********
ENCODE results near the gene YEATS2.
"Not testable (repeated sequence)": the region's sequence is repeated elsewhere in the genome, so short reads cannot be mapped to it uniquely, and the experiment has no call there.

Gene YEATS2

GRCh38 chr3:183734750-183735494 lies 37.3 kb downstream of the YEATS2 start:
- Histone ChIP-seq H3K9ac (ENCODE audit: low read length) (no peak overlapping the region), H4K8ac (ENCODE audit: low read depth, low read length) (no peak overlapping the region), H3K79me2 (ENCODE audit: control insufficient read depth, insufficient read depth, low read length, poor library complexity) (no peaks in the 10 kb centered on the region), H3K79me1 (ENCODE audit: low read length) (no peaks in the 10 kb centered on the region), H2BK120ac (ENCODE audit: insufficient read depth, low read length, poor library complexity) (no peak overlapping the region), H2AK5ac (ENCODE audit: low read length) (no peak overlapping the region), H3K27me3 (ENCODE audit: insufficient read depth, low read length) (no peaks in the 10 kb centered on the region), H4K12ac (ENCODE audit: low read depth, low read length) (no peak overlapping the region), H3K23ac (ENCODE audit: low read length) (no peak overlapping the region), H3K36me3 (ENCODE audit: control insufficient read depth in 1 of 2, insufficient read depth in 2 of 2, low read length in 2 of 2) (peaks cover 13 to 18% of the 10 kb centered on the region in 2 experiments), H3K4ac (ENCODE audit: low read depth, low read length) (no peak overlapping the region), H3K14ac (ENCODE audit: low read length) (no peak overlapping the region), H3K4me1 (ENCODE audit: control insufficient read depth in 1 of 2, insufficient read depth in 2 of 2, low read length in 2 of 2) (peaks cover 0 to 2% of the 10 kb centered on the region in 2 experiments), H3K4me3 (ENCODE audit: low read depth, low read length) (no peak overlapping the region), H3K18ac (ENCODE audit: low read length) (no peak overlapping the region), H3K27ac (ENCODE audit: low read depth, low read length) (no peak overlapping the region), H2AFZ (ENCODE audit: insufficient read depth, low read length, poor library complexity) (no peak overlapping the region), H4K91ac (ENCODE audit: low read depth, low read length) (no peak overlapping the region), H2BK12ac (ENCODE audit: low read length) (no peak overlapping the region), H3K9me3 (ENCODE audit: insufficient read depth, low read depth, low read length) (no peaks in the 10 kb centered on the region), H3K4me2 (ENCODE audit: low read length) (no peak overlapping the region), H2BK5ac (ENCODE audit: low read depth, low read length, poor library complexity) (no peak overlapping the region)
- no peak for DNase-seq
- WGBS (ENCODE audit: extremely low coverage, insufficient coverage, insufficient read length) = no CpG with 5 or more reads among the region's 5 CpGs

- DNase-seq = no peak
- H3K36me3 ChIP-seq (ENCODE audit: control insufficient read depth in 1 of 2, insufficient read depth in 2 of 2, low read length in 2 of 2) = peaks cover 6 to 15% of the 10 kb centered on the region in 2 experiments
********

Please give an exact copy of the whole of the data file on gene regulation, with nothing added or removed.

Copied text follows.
ENCODE results near the gene YEATS2.
"Not testable (repeated sequence)": the region's sequence is repeated elsewhere in the genome, so short reads cannot be mapped to it uniquely, and the experiment has no call there.

Gene YEATS2

GRCh38 chr3:183734750-183735494 lies 37.3 kb downstream of the YEATS2 start:
- Histone ChIP-seq H3K9ac (ENCODE audit: low read length) (no peak overlapping the region), H4K8ac (ENCODE audit: low read depth, low read length) (no peak overlapping the region), H3K79me2 (ENCODE audit: control insufficient read depth, insufficient read depth, low read length, poor library complexity) (no peaks in the 10 kb centered on the region), H3K79me1 (ENCODE audit: low read length) (no peaks in the 10 kb centered on the region), H2BK120ac (ENCODE audit: insufficient read depth, low read length, poor library complexity) (no peak overlapping the region), H2AK5ac (ENCODE audit: low read length) (no peak overlapping the region), H3K27me3 (ENCODE audit: insufficient read depth, low read length) (no peaks in the 10 kb centered on the region), H4K12ac (ENCODE audit: low read depth, low read length) (no peak overlapping the region), H3K23ac (ENCODE audit: low read length) (no peak overlapping the region), H3K36me3 (ENCODE audit: control insufficient read depth in 1 of 2, insufficient read depth in 2 of 2, low read length in 2 of 2) (peaks cover 13 to 18% of the 10 kb centered on the region in 2 experiments), H3K4ac (ENCODE audit: low read depth, low read length) (no peak overlapping the region), H3K14ac (ENCODE audit: low read length) (no peak overlapping the region), H3K4me1 (ENCODE audit: control insufficient read depth in 1 of 2, insufficient read depth in 2 of 2, low read length in 2 of 2) (peaks cover 0 to 2% of the 10 kb centered on the region in 2 experiments), H3K4me3 (ENCODE audit: low read depth, low read length) (no peak overlapping the region), H3K18ac (ENCODE audit: low read length) (no peak overlapping the region), H3K27ac (ENCODE audit: low read depth, low read length) (no peak overlapping the region), H2AFZ (ENCODE audit: insufficient read depth, low read length, poor library complexity) (no peak overlapping the region), H4K91ac (ENCODE audit: low read depth, low read length) (no peak overlapping the region), H2BK12ac (ENCODE audit: low read length) (no peak overlapping the region), H3K9me3 (ENCODE audit: insufficient read depth, low read depth, low read length) (no peaks in the 10 kb centered on the region), H3K4me2 (ENCODE audit: low read length) (no peak overlapping the region), H2BK5ac (ENCODE audit: low read depth, low read length, poor library complexity) (no peak overlapping the region)
- no peak for DNase-seq
- WGBS (ENCODE audit: extremely low coverage, insufficient coverage, insufficient read length) = no CpG with 5 or more reads among the region's 5 CpGs

- DNase-seq = no peak
- H3K36me3 ChIP-seq (ENCODE audit: control insufficient read depth in 1 of 2, insufficient read depth in 2 of 2, low read length in 2 of 2) = peaks cover 6 to 15% of the 10 kb centered on the region in 2 experiments